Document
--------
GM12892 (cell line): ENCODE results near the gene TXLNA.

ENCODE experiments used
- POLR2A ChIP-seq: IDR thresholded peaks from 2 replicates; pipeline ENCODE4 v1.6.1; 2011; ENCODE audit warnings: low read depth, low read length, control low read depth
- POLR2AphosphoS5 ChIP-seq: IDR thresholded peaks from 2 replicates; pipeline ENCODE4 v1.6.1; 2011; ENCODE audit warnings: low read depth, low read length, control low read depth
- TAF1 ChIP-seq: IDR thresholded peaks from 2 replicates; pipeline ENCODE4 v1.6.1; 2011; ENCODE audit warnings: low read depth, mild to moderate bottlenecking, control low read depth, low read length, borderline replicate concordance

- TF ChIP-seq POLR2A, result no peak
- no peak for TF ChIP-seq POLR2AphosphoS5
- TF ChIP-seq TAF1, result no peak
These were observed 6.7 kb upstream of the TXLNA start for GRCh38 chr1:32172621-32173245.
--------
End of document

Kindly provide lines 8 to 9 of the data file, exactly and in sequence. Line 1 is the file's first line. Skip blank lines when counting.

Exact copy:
- TF ChIP-seq TAF1, result no peak
These were observed 6.7 kb upstream of the TXLNA start for GRCh38 chr1:32172621-32173245.